Beautiful Israel council honors development towns, donors

By
December 8, 2011 03:21

Philanthropists Morris Kahn and Geneva-based Phillippe Nordmann received Council for a Beautiful Israel awards at President's residence.

3 minute read.



President Shimon Peres

President Shimon Peres_311. (photo credit:Marc Israel Sellem)

Philanthropists Morris Kahn and Geneva-based Phillippe Nordmann received Council for a Beautiful Israel Yakir (Distinguished Citizen) awards on Wednesday at the annual ceremony at the President’s Residence.

The council recognizes individuals, organizations, institutions and industrial plants that have undertaken projects to beautify the environment and to improve the quality of life.

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The Magshim (Realization) award went to the 35 development towns from Kiryat Shmona to Eilat that are collectively celebrating the 60th anniversary of David Ben-Gurion’s decision to send new immigrants to barren stretches of rock and sand all over the country, and to establish vibrant communities.

Both the South African-born Israeli Kahn, and Nordmann, who came from Switzerland for the ceremony, have been and are still engaged in projects that enhance the quality of life in development towns. Both are also engaged in many other activities in Israel.

Kahn, who made his fortune from Amdocs, is the chairman and one of the founders of the Aurec Group, a leading provider of software and services in the fields of communications and information.

Nordmann is the cofounder and president of the Philias Foundation that encourages corporate and social responsibility. In addition to environmental projects, he finances research into AIDS and campaigns for AIDS awareness. He also funds many of the hospital clowns whose antics and patter do so much to cheer up both junior and senior patients.

Nordmann also supports Neve Or, an AIDS treatment center at Kaplan Medical Center in Rehovot, the Kiryat Yaarim Youth Village for children at risk and a rehabilitation program for convicts who have been released from prison. In addition he supports programs that encourage children’s creativity. Many of the projects to which he contributes are in development towns.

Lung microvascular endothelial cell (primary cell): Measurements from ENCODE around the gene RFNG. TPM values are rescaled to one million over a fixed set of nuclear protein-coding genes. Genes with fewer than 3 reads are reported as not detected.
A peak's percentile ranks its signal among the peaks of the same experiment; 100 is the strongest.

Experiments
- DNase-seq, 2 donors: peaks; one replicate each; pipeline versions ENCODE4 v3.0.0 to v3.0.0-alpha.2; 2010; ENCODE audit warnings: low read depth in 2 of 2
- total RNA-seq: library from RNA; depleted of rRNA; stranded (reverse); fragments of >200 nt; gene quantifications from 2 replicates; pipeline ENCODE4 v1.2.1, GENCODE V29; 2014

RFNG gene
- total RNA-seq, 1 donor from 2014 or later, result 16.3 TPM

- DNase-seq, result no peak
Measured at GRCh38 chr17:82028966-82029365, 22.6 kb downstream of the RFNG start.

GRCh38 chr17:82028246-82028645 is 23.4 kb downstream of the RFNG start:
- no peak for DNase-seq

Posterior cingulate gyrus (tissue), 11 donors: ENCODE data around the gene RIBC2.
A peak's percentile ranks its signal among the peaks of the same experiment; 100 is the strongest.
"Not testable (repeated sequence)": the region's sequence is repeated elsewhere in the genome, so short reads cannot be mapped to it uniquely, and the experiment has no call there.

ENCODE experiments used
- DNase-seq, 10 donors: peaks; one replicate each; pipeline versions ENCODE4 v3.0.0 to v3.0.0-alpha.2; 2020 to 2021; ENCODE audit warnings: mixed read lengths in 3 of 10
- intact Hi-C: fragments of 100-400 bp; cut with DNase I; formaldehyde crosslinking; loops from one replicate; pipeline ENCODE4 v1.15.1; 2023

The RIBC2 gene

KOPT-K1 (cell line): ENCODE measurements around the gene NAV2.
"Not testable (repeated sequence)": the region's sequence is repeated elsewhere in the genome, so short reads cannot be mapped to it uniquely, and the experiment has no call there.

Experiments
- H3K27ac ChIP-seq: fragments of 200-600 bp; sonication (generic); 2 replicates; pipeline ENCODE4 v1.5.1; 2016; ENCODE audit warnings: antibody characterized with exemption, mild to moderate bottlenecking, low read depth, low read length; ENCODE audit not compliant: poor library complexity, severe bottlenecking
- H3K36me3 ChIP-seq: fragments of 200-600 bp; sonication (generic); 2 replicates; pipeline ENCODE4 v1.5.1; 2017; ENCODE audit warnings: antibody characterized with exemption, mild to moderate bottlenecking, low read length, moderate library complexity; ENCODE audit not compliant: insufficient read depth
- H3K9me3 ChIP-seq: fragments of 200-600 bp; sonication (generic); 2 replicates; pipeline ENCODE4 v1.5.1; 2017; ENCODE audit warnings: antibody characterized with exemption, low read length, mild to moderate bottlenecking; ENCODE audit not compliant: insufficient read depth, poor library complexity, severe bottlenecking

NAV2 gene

Kahn, whose name consistently appears on the Forbes list of the World’s Richest People, is a man of the sea, a yachtsman and a former diver. He was very proud of his own association with development towns. In 1958, two years after his arrival in Israel, Kahn opened the first factory in Beit Shemesh, which made bicycles. After that he opened a factory for the manufacture of gloves. He bought the leather in Europe, had it cut in Tel Aviv and went from one development town to another to teach people how to sew them. The finished product was then exported.

More recently he established the Zalul Environmental Association, dedicated to protecting the seas and rivers of Israel. Zalul is managed by his son Benjamin who is a marine biologist.

The award he had received, said Kahn, was not for him but for Zalul which has fought on many fronts, the first being a decade or so ago, when Kahn became aware that a lot of young navy divers were dying of cancer. They had undergone IDF training in the polluted Kishon River near Haifa.

Zalul forced the creation of a government commission of inquiry that was headed by former Supreme Court president Meir Shamgar. As a result of its findings the navy was forced to stop diving in the Kishon. Zalul also helped those former divers who were ill and provided assistance to the families of those who had died.

Another triumph was stopping kibbutzim from farming fish in the Red Sea. By farming fish in the sea, the kibbutzim were destroying the coral. The battle took seven years, but the fish farms were moved to ponds on land and Kahn was happy to report that “the coral is returning to life.”

The next battle was to fight against the pollution of Israel’s rivers by sewage.

In tandem with this campaign Zalul fought municipalities that were dumping sewage into the sea.

The Council for a Beautiful Israel was founded in 1968 by Aura Herzog, whose husband, Chaim Herzog, was later the state’s sixth president.

A private organization that receives no government support, its impact on national aesthetics and environmental and ecological issues has been enormous


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